He expects the hot housing market will continue into 2021.

“I think the secret of South Shore is out,” said Snarby. “I think people realize that we live in a great area with a lot to offer, close to the city but still that slower pace of life, it’s affordable, people are friendly.

Snarby suggests now may be the time for anyone looking to sell to put their home on the market.

“The thing right now is there’s still buyers out there who can’t find homes and there’s not much on the market. So right now, if you were to list a property, you don’t have a lot of competition. In the spring, you’re going to have more competition.”

Reported by Ed Halverson 
Twitter: @edwardhalverson

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Firefighters fundraising plummets due to COVID-19

North Queens Fire Department

Trucks outside North Queens station. Photo Credit: North Queens Fire Department

The COVID-19 pandemic seriously hurt fire services fundraising efforts in 2020.

The North Queens fire department would normally hold suppers and events throughout the year to support the community and help pay for new equipment and trucks

Those fundraisers would usually net between $60,000 and $70,000 over the course of the year.

Because of the pandemic, those events had to be cancelled.

North Queens fire chief Chris Wolfe is optimistic about restarting the fundraising efforts in the new year as Nova Scotia has begun to administer vaccines and residents have been supporting efforts to prevent the spread of the coronavirus.

“We’re hoping to get back to the way it was. It’s one of those things you’re uncertain of and you just don’t know at this point but we seem to be holding our own where we are,” said Wolfe. “ Of course with what’s coming up for truck purchases, it’s going to be difficult to do that if things keep going the way they are.”

North Queens is scheduled to replace their 25 year-old pumper truck within the next three years.

Region of Queens has an agreement in place with the five departments operating in the county to contribute $275,000 towards the purchase of any new truck.

That leaves North Queens on the hook to raise the remaining $225,000 to buy the half-million dollar pumper.

In an effort to continue to raise money, the department signed on with other fire services across the province last summer to participate in a weekly 50-50 draw.

“It was a slow start there, but as the jackpot climbed, we started getting more and more people buying. We’re going to use it towards the replacement of trucks,” said Wolfe.

The jackpot reached it’s highest total of $461,595 on New Years Eve with the winner taking home $230,798.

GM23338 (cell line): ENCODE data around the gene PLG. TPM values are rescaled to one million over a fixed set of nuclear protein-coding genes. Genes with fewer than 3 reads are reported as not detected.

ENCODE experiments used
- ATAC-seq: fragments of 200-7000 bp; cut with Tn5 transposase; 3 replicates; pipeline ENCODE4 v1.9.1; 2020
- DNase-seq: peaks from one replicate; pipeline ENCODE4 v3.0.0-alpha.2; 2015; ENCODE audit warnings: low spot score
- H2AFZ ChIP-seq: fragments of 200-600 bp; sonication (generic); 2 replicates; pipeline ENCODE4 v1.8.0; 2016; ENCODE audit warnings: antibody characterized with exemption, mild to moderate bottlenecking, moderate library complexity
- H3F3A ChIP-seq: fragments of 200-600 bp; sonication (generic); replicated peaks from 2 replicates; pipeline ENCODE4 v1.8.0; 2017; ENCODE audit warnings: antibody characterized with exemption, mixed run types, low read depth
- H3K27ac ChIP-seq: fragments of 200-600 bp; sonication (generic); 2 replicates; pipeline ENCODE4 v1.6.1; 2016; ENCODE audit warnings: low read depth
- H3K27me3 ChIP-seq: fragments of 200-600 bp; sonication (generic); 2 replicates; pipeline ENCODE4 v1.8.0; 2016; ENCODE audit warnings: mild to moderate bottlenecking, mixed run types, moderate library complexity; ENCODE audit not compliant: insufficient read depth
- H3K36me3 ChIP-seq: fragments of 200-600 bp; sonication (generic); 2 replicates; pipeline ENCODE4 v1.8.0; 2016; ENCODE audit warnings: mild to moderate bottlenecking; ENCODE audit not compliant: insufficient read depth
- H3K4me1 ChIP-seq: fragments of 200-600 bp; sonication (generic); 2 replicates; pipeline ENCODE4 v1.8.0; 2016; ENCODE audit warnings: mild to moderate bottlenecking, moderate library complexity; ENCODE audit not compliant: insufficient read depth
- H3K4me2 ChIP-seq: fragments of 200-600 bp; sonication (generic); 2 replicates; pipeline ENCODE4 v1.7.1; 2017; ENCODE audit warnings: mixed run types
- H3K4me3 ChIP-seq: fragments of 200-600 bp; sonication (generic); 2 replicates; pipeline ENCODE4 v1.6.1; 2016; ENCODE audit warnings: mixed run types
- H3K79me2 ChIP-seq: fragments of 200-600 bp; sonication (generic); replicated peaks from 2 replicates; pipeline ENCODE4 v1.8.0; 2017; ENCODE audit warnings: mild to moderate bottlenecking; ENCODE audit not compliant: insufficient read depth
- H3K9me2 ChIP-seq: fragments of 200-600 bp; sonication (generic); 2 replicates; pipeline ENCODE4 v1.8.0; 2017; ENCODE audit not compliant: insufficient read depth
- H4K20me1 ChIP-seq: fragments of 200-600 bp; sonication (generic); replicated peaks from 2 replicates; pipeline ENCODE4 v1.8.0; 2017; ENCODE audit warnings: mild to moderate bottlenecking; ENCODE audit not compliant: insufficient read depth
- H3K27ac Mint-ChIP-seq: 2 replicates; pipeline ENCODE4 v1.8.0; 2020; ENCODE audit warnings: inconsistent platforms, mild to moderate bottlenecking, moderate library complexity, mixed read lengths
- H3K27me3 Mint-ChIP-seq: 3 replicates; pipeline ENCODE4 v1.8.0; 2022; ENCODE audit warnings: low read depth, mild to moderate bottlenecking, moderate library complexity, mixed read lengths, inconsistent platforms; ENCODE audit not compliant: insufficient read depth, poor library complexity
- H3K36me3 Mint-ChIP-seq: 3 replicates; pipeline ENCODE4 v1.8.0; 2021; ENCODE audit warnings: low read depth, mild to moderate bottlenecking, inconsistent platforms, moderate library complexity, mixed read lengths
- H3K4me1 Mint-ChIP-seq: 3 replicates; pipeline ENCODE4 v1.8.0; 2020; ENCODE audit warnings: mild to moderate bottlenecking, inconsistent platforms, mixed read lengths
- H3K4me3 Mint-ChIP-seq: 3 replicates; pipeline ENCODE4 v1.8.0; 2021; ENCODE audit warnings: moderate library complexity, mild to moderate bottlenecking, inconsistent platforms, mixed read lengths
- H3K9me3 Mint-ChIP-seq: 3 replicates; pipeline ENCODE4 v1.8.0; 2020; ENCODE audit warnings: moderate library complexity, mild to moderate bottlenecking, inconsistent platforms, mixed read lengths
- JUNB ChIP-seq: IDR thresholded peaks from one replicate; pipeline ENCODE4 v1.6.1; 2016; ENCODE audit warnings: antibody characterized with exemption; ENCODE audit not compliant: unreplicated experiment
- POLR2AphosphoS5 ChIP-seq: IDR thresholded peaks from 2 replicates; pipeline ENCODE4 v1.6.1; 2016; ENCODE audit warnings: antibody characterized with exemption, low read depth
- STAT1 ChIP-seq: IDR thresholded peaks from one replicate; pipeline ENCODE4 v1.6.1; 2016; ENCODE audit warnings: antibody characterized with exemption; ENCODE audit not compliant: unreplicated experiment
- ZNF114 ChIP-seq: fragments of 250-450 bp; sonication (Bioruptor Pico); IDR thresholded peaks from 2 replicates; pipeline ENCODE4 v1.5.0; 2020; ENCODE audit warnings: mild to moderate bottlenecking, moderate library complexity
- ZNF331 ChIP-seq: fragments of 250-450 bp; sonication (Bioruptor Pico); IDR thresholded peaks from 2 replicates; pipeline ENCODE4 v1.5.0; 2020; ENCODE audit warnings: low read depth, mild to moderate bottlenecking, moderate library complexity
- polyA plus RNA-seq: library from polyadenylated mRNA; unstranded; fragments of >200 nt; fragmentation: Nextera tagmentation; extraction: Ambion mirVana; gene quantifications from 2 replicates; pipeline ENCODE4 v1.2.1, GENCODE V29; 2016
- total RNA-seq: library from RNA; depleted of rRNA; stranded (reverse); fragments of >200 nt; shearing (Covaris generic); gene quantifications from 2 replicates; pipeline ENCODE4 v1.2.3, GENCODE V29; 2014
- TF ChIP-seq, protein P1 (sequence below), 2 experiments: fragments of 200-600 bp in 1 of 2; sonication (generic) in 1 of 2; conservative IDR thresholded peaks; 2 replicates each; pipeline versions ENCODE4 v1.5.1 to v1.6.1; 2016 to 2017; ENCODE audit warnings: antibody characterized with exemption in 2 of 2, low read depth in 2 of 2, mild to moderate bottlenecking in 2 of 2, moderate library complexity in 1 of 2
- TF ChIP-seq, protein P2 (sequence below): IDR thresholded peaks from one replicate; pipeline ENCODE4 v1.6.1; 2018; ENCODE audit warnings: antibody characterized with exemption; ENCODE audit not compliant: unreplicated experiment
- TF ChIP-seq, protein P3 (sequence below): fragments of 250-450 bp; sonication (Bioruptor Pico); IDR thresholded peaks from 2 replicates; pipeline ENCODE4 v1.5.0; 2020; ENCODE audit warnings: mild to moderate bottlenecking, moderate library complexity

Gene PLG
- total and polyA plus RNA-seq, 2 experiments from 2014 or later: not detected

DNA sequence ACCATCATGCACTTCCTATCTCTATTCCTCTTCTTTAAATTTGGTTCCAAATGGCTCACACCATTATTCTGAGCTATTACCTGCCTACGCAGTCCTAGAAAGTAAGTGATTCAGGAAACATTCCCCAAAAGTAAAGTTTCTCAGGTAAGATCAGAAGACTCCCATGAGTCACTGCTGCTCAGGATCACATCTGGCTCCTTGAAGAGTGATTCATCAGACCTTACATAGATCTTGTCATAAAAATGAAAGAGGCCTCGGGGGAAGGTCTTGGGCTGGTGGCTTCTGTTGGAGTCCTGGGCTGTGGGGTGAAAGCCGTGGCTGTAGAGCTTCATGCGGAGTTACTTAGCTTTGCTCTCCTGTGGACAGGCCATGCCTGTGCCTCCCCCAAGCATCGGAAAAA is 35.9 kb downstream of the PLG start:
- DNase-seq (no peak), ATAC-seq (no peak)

North Queens fire service share of the proceeds for 2020 is $4,550. That’s less than 10 percent of what their fundraising efforts would normally bring in.

Wolfe says there isn’t much that can be done until the pandemic is under control.

While many groups have petitioned public health for exceptions that would allow them to resume their functions, Wolfe says they have not contacted Dr. Strang and public health about any measures that could see their hall reopen to community or fundraising events

“We haven’t mentioned to much to him there. You know they’re doing a good job with what they’re doing, trying to keep the COVID down.,” said Wolfe. “So I’m basically just following the rules and waiting for things to improve.”

Reported by Ed Halverson 
Twitter: @edwardhalverson

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Ironic fire at Liverpool fire hall quickly extinguished

Liverpool Fire Engine. Photo Ed Halverson

Liverpool firefighters were surprised when a fire call came from their own hall on Tuesday.

Captain John Long was at the Liverpool Fire Hall that morning delivering first aid training when he heard the alarm go off around 8:30.

A fire had broken out in the apparatus bay at the back of the hall.

The fire knocked out power to the department’s paging system so the call went out by text to the member’s phones.

Despite the change in routine, the bulk of the Liverpool fire service were quick to respond.

“Everytime a door opened, more crew came flooding in to see what they could do,” said Long.

He said the power was also cut to the automatic garage door openers which made moving the engines out of the bays difficult.

What really stood out for Long throughout the incident was the teamwork and camaraderie of the members.

“I’ve worked with this crew on how many structure fires before. Never have I been the first person on scene at ours,” said Long. “But just watching them come through, and everybody dug in. It was great to see and not surprising at all, but it was almost magic.”

Port Medway, North Queens and Greenfield fire services responded to the mutual aid call, but the fire was knocked down by the time they arrived.

Long said the damage to the hall and equipment was minimal. Crews had the water from the sprinklers mopped up and the soot from the fire cleaned by mid afternoon.

The department didn’t miss a beat as they turned out to fight a chimney fire that evening.

Because the situation turned out so well, Long said he can look at the lighter side.